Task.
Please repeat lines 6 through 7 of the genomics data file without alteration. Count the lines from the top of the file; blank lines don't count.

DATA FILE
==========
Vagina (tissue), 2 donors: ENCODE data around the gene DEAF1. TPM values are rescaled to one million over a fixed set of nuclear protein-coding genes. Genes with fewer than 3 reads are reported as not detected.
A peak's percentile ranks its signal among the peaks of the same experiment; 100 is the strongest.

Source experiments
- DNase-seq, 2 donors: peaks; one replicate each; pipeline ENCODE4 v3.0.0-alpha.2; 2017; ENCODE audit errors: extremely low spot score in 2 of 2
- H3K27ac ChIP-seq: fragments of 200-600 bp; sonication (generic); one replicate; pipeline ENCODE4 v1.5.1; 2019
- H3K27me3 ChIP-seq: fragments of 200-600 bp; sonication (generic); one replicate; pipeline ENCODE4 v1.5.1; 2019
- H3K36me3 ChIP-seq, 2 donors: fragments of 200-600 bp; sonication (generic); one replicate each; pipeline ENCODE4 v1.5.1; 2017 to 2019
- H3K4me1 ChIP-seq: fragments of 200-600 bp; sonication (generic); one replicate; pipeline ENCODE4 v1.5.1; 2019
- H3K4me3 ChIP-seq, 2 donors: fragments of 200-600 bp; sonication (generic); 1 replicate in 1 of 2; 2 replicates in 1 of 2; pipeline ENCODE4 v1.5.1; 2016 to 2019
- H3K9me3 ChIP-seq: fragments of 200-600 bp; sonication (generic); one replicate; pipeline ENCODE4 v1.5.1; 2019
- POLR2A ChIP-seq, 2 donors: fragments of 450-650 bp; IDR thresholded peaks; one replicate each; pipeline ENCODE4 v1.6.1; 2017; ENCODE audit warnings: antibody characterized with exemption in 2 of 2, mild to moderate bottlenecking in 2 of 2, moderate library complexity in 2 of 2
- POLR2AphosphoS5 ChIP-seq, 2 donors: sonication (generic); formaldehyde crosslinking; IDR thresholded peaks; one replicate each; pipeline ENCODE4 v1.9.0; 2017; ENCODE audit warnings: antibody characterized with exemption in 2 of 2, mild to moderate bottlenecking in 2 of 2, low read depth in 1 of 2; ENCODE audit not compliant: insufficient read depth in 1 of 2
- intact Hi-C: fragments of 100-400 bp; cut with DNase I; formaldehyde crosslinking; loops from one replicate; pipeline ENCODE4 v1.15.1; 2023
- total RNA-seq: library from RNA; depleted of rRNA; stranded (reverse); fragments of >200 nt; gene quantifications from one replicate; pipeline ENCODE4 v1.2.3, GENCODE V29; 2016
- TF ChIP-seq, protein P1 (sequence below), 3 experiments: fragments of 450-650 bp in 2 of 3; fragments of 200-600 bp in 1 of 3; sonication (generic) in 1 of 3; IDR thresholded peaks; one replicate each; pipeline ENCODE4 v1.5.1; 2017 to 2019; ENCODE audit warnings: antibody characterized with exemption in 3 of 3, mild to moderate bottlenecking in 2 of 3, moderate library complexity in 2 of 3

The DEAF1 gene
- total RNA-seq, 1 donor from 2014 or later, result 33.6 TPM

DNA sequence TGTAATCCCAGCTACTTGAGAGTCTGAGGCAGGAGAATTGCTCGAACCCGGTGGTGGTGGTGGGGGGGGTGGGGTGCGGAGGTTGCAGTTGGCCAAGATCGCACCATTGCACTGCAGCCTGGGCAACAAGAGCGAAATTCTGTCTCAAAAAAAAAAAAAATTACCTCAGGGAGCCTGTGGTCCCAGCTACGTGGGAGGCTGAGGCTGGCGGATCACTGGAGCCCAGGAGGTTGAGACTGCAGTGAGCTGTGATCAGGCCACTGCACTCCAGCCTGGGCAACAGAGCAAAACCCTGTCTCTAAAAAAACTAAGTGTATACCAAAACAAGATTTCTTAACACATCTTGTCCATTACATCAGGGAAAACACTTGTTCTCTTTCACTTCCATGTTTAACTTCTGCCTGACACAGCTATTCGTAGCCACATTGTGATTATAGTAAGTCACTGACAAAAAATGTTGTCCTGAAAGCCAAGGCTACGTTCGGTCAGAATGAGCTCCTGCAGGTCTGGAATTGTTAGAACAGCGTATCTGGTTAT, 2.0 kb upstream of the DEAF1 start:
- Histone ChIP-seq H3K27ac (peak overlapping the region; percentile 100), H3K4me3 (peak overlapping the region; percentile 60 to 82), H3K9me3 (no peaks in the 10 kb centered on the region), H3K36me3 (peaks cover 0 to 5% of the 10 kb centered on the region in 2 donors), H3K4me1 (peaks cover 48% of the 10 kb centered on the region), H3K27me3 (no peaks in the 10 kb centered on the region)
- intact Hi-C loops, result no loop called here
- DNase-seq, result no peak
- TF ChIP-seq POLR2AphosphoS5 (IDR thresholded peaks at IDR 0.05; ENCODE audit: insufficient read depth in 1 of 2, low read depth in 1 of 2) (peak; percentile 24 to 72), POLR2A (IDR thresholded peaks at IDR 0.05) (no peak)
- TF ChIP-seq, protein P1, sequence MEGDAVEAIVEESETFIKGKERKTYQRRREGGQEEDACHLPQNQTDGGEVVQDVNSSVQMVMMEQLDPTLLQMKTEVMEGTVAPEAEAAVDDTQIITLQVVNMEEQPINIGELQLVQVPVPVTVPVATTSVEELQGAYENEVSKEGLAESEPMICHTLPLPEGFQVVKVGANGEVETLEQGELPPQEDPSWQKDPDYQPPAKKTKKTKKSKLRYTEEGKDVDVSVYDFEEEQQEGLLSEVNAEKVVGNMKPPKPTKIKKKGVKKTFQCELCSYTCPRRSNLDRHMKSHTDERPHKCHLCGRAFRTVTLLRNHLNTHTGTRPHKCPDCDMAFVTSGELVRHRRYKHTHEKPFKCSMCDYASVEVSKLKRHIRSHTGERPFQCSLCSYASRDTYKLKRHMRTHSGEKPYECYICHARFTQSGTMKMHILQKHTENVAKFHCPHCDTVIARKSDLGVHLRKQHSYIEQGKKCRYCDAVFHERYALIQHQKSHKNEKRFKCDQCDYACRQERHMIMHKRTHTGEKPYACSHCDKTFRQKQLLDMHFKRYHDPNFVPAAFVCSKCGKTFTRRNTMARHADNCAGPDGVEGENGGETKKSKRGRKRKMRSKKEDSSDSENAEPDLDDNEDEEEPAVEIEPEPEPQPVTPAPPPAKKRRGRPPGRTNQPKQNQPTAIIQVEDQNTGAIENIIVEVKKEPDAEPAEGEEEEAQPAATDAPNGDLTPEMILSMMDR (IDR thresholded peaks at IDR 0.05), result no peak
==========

- H3K27me3 ChIP-seq: fragments of 200-600 bp; sonication (generic); one replicate; pipeline ENCODE4 v1.5.1; 2019
- H3K36me3 ChIP-seq, 2 donors: fragments of 200-600 bp; sonication (generic); one replicate each; pipeline ENCODE4 v1.5.1; 2017 to 2019